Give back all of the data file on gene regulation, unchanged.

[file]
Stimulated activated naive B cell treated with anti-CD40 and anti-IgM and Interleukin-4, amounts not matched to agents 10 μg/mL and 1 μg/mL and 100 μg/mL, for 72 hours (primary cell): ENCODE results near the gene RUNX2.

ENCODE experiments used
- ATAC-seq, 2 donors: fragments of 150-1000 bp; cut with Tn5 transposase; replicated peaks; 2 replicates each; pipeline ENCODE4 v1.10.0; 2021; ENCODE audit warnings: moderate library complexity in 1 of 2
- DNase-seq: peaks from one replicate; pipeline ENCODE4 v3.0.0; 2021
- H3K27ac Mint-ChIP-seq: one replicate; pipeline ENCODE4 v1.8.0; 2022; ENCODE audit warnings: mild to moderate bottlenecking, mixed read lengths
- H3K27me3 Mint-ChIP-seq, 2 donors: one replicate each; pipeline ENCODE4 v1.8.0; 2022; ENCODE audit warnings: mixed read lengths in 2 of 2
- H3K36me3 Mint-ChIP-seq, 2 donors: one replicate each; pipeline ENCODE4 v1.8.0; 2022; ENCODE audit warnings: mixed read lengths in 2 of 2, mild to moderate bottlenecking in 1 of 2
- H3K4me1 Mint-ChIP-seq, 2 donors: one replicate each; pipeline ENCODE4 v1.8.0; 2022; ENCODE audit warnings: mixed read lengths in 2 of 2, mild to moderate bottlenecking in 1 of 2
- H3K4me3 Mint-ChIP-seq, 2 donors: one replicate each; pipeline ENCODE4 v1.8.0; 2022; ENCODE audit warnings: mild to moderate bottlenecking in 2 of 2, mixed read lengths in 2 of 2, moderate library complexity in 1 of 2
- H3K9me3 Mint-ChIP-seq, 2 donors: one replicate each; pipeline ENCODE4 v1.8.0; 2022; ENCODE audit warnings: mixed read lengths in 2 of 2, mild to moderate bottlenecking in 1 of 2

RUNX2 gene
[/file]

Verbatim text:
Stimulated activated naive B cell treated with anti-CD40 and anti-IgM and Interleukin-4, amounts not matched to agents 10 μg/mL and 1 μg/mL and 100 μg/mL, for 72 hours (primary cell): ENCODE results near the gene RUNX2.

ENCODE experiments used
- ATAC-seq, 2 donors: fragments of 150-1000 bp; cut with Tn5 transposase; replicated peaks; 2 replicates each; pipeline ENCODE4 v1.10.0; 2021; ENCODE audit warnings: moderate library complexity in 1 of 2
- DNase-seq: peaks from one replicate; pipeline ENCODE4 v3.0.0; 2021
- H3K27ac Mint-ChIP-seq: one replicate; pipeline ENCODE4 v1.8.0; 2022; ENCODE audit warnings: mild to moderate bottlenecking, mixed read lengths
- H3K27me3 Mint-ChIP-seq, 2 donors: one replicate each; pipeline ENCODE4 v1.8.0; 2022; ENCODE audit warnings: mixed read lengths in 2 of 2
- H3K36me3 Mint-ChIP-seq, 2 donors: one replicate each; pipeline ENCODE4 v1.8.0; 2022; ENCODE audit warnings: mixed read lengths in 2 of 2, mild to moderate bottlenecking in 1 of 2
- H3K4me1 Mint-ChIP-seq, 2 donors: one replicate each; pipeline ENCODE4 v1.8.0; 2022; ENCODE audit warnings: mixed read lengths in 2 of 2, mild to moderate bottlenecking in 1 of 2
- H3K4me3 Mint-ChIP-seq, 2 donors: one replicate each; pipeline ENCODE4 v1.8.0; 2022; ENCODE audit warnings: mild to moderate bottlenecking in 2 of 2, mixed read lengths in 2 of 2, moderate library complexity in 1 of 2
- H3K9me3 Mint-ChIP-seq, 2 donors: one replicate each; pipeline ENCODE4 v1.8.0; 2022; ENCODE audit warnings: mixed read lengths in 2 of 2, mild to moderate bottlenecking in 1 of 2

RUNX2 gene